…they taste good. Plus insects are high in protein and have essential fatty acids and important vitamins.

Bon Appetite

Insects are indeed so fascinating.

Friday, January 11, 2008

There are always drug-related deaths

I received this as a comment to a previous post, but in looking at it I thought I would move it up to the level of a primary post. It seemed particularly pertinent as we worked through our case conferences last Wednesday with 5 overdose deaths (out of the 12 deaths we discussed). Those deaths were due to a variety of drugs, sometimes singly and sometimes poly-pharmacy, but drug-related deaths none the less. The individuals ranged in age from 18 to 69 and came from various places across the county and various socioeconomic strata.

Here is a mother’s heartfelt note:
My son Timothy Galvin was 18 years old and died of a methadone overdose.
Timothy is my son. He was my life. He was going to begin classes at Rogers State University in January 2008. He was a soldier in the National Guard and would have been deployed for Iraq in November 2007, but he had scored a 56 on his ASVAP test for enlistment. His Sergeant said this was one of the highest scores he had seen in 6 years. Therefore, he was eligible fro the college first program. He would not have to be deployed if he was enrolled in college. He was at a party on November 7 2007. I was told that he had been drinking liquor and Tim was not in his right mind if he was drinking anything other than a few beers. Somebody "gave him" or "let him take" a deadly dose of Methadone and by the next morning his best friend had to be the one to find him dead in his bed. This was a tragic & unfortunate accident that I pray no other family will have to go through, but I know that it will happen again. That is why, I don't know how & I don't know what it will take, but i am starting to gather more information on Methadone availability and find out what regulations the government is actually enforcing. Then I will call every Senator, State Representative, Pharmacy Boards, Clinic and mother that has lost their child to this drug and maybe we can change something. If you have lost your child from a methadone overdose and would like to e-mail me:

God Bless,
Timara Jean Meeks

Thursday, January 10, 2008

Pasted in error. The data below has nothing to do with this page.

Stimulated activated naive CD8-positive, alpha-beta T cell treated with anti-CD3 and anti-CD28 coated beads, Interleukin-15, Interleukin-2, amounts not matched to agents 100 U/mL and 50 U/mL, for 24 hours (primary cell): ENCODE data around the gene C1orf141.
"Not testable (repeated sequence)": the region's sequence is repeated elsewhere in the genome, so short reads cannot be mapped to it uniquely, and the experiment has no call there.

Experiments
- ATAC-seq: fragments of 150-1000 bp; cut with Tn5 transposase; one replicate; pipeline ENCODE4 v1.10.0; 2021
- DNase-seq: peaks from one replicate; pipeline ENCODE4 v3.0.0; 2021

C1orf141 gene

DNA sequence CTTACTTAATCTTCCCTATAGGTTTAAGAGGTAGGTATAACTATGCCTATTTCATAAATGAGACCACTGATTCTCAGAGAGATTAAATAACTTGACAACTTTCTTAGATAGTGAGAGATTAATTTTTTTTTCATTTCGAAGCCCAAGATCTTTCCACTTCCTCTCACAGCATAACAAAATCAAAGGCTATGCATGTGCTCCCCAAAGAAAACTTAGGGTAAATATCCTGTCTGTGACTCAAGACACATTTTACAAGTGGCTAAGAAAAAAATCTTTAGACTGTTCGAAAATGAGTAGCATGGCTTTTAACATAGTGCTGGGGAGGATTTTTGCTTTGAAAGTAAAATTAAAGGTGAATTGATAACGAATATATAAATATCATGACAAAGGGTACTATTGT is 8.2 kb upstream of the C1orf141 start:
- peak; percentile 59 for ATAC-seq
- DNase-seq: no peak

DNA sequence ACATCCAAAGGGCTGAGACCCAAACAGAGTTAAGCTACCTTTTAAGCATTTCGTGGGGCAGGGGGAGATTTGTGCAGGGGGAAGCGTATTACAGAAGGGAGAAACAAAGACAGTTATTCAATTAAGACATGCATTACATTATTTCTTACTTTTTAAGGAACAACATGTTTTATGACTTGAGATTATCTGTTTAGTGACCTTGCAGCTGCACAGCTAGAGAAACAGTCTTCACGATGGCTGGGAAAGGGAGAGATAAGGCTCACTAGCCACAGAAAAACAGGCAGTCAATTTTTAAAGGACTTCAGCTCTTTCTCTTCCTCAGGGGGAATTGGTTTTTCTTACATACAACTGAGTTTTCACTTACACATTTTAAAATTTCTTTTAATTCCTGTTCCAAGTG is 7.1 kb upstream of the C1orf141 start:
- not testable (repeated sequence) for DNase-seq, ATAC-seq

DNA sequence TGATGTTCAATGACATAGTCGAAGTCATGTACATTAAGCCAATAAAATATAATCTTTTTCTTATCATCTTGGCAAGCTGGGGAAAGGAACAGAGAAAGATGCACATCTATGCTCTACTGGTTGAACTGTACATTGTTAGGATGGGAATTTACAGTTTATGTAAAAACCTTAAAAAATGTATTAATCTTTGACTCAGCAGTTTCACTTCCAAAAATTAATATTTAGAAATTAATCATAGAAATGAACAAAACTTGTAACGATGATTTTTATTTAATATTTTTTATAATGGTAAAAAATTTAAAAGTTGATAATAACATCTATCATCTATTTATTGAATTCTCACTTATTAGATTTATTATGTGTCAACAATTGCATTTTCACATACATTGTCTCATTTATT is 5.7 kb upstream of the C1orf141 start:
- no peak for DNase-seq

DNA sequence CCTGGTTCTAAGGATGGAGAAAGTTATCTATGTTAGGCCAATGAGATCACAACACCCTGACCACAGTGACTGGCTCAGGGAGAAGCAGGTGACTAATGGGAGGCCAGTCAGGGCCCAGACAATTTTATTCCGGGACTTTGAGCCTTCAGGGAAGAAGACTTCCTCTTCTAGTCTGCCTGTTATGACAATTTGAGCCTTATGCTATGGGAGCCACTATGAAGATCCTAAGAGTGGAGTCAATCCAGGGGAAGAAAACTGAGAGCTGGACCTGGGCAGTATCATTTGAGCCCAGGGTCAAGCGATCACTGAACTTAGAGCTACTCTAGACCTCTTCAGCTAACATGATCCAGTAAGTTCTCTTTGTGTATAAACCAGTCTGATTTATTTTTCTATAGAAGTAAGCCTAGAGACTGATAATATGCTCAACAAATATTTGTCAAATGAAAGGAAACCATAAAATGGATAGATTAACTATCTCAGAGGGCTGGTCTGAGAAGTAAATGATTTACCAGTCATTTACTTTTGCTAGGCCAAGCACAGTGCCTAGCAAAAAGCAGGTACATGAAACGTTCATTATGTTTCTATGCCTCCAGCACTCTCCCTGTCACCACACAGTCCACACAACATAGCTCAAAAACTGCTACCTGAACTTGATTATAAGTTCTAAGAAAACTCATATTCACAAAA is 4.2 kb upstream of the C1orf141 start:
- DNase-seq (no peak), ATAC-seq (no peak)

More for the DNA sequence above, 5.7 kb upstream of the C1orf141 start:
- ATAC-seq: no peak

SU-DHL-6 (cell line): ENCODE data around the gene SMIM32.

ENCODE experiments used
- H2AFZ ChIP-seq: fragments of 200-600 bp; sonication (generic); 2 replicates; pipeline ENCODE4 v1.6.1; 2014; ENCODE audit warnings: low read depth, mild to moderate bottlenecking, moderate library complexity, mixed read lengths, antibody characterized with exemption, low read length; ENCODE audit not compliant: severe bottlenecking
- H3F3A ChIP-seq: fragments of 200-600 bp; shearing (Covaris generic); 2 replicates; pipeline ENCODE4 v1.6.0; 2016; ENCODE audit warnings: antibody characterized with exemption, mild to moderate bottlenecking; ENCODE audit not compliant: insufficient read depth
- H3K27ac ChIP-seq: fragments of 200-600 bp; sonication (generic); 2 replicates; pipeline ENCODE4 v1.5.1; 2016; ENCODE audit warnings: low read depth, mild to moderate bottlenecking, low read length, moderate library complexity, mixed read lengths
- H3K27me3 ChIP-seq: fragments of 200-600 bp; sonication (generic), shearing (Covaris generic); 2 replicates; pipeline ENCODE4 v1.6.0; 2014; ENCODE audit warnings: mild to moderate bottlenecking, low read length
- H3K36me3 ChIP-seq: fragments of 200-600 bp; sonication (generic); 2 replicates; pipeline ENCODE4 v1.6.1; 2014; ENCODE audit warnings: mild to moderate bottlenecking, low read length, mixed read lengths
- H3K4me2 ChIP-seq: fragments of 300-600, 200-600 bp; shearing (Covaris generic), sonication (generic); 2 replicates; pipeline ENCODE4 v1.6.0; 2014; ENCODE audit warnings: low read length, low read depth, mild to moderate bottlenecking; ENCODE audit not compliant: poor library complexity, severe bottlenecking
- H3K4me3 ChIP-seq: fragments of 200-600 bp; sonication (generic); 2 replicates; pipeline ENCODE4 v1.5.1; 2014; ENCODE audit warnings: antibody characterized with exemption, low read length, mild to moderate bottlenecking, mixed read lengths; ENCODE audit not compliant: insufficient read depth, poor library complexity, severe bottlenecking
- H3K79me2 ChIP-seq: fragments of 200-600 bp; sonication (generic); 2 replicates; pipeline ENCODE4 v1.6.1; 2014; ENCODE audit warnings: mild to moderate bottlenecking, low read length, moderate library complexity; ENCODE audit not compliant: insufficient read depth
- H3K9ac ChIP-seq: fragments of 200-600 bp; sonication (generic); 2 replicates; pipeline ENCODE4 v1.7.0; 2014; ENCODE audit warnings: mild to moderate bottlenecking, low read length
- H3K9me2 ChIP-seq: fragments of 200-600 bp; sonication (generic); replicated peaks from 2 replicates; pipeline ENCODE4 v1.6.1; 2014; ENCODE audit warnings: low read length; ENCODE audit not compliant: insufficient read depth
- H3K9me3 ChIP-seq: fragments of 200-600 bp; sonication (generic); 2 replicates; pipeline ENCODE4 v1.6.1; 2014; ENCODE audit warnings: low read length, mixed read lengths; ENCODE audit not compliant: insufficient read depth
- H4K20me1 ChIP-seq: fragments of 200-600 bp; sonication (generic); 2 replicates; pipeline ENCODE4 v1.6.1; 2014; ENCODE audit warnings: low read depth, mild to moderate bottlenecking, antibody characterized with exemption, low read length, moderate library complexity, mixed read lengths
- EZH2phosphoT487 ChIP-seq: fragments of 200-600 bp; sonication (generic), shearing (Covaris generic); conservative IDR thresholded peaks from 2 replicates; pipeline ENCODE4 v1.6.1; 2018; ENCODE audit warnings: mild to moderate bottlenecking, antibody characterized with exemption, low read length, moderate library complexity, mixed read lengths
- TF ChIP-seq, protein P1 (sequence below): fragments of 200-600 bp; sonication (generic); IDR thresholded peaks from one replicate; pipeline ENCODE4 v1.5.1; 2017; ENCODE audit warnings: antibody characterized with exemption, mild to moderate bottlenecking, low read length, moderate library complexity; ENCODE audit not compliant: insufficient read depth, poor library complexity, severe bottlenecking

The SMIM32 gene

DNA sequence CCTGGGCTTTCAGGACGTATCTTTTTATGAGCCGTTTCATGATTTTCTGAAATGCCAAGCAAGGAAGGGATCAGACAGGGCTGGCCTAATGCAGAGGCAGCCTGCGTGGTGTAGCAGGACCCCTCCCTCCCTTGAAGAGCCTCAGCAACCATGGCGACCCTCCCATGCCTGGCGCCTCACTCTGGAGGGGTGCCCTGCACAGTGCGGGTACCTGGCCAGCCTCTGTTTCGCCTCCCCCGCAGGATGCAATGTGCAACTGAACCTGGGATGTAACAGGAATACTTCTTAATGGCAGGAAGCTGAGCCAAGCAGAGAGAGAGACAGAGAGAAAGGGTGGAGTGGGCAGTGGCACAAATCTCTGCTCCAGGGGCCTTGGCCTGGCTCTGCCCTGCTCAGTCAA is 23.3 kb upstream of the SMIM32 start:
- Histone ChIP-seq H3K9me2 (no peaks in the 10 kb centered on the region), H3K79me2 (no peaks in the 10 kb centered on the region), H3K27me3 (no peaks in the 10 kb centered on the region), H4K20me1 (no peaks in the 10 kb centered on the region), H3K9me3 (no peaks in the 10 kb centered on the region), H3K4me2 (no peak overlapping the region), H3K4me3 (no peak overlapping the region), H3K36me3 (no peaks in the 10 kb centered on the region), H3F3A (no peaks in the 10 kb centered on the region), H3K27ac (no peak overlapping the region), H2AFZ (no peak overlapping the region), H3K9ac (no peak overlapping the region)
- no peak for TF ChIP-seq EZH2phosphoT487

Alzheimer’s cure?

Although I am a firm believer that exercising your brain, like exercising your body, will keep it fit, it is nice to know that there is hope if Alzheimer’s ever strikes.

Reversal Of Alzheimer's Symptoms Within Minutes In Human Study

Monday, January 07, 2008

Coroner fascinated by insects

Insects will rule the world? Or have they? Do they already?

I have written before about insects being crucial to decomposition and at times I have been concerned about insects serving as a vector for a variety of diseases. As a matter of fact, I was reading recently about concerns that as global warming progresses we will see a spread in insect-vectored illnesses out of typical subtropical regions and spreading in this country. Another thing that came up recently was a discussion of cysticercosis. While I saw several cases as an ER physician and working at HealthReach, apparently more areas of the country are finally seeing cases.

With these things recently in my head, I was intrigued by this brief article. It reports a hypothesis (reasonable in my estimation) from a recent book by some folks in Oregon. They posit that the fall of the dinosaurs was due to insects. The insects spreading reptilian disease and pollinating flowers, so that they proliferated and replaced plants they were more used to eating, spelled the doom of the dinosaurs.The mighty thunder lizards brought low by lowly insects.

Bug spray or pledges of peace? You decide.
The Ada County, Idaho Coroner asked "Human or Not"?

Friday, January 04, 2008

Larger Decedents Impact Equipment Purchases

We have budgeted for a new lifting device for the office to lift and move bodies in the office, to ensure that it is robust enough for the larger folks we are seeing through the office. We have purchased body bags that will be big enough for some of the folks we are seeing these days. We are making certain that the new transport gurneys we are buying are tough enough.

I hadn’t thought about this, but we do need a new autopsy table, so I will think about this now:

The Orange-Osceola Medical Examiner's Office has a new addition: An autopsy table that can support 1,000 pounds.